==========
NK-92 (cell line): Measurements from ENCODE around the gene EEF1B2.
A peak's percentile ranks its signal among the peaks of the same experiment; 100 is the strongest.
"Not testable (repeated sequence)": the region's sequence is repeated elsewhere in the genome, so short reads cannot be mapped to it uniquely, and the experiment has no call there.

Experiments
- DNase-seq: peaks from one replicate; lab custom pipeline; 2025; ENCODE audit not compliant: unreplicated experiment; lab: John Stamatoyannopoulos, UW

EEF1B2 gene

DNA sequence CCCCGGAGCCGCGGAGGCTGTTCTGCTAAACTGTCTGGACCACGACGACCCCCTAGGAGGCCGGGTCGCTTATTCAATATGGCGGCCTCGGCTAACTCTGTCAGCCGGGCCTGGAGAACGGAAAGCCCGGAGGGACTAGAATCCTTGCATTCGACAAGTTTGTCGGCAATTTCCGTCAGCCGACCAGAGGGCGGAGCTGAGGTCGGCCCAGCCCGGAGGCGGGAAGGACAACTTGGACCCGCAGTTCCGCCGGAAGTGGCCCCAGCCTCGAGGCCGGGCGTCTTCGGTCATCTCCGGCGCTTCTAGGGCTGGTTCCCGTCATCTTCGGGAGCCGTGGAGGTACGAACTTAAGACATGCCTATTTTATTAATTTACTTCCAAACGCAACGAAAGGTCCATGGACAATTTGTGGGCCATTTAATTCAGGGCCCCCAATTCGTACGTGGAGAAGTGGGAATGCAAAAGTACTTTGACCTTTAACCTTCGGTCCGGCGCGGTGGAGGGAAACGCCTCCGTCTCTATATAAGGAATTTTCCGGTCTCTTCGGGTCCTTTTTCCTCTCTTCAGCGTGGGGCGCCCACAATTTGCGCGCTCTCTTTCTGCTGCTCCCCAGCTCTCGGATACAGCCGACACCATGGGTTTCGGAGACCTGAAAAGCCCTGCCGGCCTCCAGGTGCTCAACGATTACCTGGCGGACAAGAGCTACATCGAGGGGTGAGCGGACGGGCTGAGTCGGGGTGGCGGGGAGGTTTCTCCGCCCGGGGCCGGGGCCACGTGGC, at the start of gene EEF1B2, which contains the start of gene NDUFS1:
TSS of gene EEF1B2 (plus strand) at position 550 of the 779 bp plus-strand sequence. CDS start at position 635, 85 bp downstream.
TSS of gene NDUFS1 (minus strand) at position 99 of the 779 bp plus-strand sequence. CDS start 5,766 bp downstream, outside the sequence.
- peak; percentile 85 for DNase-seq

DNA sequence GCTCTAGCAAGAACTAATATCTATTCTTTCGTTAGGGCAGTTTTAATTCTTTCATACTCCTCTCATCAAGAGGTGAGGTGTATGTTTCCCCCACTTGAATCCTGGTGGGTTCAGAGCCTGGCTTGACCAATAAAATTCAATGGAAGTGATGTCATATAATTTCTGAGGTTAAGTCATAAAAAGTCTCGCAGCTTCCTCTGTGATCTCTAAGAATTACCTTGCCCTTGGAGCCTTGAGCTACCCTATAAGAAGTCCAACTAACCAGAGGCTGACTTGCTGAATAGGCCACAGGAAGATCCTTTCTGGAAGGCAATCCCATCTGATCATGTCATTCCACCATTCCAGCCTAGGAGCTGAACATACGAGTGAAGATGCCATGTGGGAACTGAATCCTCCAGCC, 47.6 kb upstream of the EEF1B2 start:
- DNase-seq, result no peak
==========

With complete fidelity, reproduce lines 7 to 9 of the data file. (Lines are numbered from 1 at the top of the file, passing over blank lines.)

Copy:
DNA sequence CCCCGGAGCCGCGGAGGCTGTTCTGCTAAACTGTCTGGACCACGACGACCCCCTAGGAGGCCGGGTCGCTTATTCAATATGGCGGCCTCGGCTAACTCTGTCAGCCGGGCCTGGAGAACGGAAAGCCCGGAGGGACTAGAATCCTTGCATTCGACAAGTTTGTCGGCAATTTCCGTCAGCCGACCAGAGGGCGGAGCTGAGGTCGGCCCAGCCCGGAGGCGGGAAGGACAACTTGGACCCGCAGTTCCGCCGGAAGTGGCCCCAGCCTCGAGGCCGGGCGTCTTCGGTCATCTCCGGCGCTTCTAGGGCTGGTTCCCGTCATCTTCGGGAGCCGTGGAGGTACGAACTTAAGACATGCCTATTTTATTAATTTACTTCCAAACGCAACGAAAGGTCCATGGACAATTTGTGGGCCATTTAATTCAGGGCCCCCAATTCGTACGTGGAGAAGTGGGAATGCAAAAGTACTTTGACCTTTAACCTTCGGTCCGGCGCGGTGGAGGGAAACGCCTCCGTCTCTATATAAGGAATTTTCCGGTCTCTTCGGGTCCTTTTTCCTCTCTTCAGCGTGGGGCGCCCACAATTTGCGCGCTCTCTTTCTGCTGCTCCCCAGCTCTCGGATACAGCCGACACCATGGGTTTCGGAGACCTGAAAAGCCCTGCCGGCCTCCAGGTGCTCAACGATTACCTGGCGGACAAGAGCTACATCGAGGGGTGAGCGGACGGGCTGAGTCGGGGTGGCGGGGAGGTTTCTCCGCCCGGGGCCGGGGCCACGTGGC, at the start of gene EEF1B2, which contains the start of gene NDUFS1:
TSS of gene EEF1B2 (plus strand) at position 550 of the 779 bp plus-strand sequence. CDS start at position 635, 85 bp downstream.
TSS of gene NDUFS1 (minus strand) at position 99 of the 779 bp plus-strand sequence. CDS start 5,766 bp downstream, outside the sequence.